One Last Addition to Essay 2
Recall that Essay 2 asks for you to include a quotation from one article you’ve found on your own and one quotation from a text we’ve read together—and to connect these to your discussion of your Essay 2 song. For Friday I want you to find a text we’ve read together (from the Google Drive folder of readings) that connects to your Essay 2 song or social issue. I want you to do several things with this text, creating a paragraph of your own writing about it as you do:
–Find a quotation from this text that you can connect to your Essay 2
–Write a paragraph: begin by explaining the connection to your song/social issue, then introduce the quotation using the names of the author and title. Finish your quotation with an MLA-formatted in-text citation (see below) and a transitional phrase that leads into your discussion of the quote’s wording and significance (eg This quote shows… / What this passage suggests…). Finish your paragraph by tying back to the connection to your social issue/song that you began with.
–Below your paragraph, use Bibme to create an MLA Works Cited citation entry for your text you’re quoting from. Refer to the MLA Citation Guide I’ve created as well for additional help.
EX: (I did two paragraphs—the first is a transition and recap for context and then my second paragraph is where I quote from a text we’ve read and link it to my demo “Essay 2 song”)
As I’ve been suggesting so far, the theme of deception appears in several different ways in the video and soundtrack of Beyonce’s “Partition.” Not only does Beyonce routinely present herself as a shadowy silhouette in the video, but her suggestion in her lyrics that “I just want to be the girl you like… the girl you like is right here with me” suggests there to be a kind of “twoness” in her which leaves us guessing: who is she really—the woman wanting to be the girl or the girl herself?
While it may seem something of a stretch, this theme of deception in Beyonce’s work can be thought of as a kind of provocateurship that is linkable to the online phenomenon of trolling. As an artist in the age of the internet, Beyonce knows that part of going viral is provoking her audiences in ways that may offend many viewers (see, for instance, my earlier discussion of Bell Hooks and Bill O’Reilly). Beyonce’s willingness to provoke her audience in certain ways is what links her to what might be called “troll culture.” As Noah Berlatsky notes in “Beyonce, Sex Terrorist,” if we observe Beyonce’s work carefully, we notice that “what she says is quite pointed” (Berlatsky). For Berlatsky, Beyonce’s “Partition” is aware of “the pressure to be respectable” coming from critics like Hooks and O’Reilly, and the song actively subverts this pressure. He continues: “the video is a fantasy about steamy married monogamous sex, which works deliberately to make O’Reilly’s conservative values look sexy and illicit. It’s also a re-imagining of black female eroticism as linked to power rather than subservience, which turns hooks’s respectability politics into a self-aware sensual tease” (Berlatsky). As this quote makes clear, Beyonce’s work manifests a kind of critical intelligence even as it may appear to be just one more form of overly sexualized pop media garbage. There is a logic to this garbage, Berlatsky reminds us, and in Beyonce’s unabashedness—not only her exposing of her body and sexuality for the camera but also for the subtler details in her work such as dropping a napkin for a white servant to pick up—there is something of a provocateur, perhaps even something of a troll. Berlatsky’s point is basically that, beyond the play of light and shadow that is part of Beyonce’s Sasha Fierce schtick, she could be thought of as admirably trolling—that is, challenging and critiquing—the demand for women’s “respectability” on both the right and left.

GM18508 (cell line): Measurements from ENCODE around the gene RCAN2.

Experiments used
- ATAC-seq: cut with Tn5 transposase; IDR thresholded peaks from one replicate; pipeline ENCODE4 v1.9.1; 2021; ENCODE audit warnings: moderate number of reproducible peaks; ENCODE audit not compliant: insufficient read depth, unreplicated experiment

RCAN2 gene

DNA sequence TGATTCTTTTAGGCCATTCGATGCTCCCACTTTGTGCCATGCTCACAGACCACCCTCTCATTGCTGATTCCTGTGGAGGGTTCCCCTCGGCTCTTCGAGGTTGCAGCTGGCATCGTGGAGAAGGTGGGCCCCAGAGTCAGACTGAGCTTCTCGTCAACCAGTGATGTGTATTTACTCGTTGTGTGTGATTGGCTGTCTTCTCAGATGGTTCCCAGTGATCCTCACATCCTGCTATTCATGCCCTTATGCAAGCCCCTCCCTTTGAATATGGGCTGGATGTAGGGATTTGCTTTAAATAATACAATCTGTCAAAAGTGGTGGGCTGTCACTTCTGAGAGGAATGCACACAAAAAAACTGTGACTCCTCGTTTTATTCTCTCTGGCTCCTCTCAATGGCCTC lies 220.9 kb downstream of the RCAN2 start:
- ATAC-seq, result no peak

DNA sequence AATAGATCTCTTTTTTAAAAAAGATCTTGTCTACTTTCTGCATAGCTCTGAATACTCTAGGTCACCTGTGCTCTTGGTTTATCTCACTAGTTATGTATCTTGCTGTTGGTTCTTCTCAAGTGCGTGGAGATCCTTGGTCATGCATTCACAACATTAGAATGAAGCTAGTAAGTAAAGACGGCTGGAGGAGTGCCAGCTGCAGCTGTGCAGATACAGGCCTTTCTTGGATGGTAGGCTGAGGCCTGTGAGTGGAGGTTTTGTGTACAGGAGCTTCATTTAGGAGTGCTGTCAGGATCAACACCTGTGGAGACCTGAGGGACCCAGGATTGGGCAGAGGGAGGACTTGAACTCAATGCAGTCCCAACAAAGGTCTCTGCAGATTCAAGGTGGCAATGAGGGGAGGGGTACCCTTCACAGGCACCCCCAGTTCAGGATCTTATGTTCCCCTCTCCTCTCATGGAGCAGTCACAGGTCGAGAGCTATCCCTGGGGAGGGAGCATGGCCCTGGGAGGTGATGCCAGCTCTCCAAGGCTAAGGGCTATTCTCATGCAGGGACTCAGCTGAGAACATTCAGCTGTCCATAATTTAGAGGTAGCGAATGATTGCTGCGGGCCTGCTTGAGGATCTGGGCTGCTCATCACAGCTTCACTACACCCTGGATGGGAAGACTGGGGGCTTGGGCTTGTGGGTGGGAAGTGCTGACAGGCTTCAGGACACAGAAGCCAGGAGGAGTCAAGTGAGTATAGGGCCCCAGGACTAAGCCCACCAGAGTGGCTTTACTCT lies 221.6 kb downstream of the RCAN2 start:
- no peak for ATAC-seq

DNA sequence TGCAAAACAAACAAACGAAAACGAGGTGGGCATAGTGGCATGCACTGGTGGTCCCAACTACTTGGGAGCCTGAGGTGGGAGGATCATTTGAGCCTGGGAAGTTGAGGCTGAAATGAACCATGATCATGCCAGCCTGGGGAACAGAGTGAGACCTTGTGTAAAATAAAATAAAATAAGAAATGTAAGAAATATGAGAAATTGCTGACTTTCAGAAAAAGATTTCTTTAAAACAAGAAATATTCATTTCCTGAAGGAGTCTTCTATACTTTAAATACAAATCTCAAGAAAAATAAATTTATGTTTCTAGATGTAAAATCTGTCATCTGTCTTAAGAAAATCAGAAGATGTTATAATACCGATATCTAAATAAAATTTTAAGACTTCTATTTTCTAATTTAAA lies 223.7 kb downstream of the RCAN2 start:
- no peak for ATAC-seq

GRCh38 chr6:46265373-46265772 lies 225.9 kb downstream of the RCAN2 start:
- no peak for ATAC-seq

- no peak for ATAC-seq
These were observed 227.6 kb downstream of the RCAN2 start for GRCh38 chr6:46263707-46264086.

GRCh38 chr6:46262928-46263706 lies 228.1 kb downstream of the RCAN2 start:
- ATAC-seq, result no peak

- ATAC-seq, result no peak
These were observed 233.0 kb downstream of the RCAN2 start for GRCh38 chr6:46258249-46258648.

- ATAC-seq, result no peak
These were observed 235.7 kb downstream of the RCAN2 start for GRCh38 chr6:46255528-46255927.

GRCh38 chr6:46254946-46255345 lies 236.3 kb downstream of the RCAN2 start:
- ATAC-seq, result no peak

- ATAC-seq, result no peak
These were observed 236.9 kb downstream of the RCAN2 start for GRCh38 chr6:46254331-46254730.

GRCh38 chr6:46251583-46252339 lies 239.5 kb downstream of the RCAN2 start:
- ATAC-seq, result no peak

Berlatsky, Noah. “Beyoncé, Sex Terrorist: A Menace for Conservatives and Liberals Alike.” The Atlantic, Atlantic Media Company, 12 May 2014, www.theatlantic.com/entertainment/archive/2014/05/beyonce-sex-terrorist-a-menace-for-conservatives-and-liberals-alike/362085/.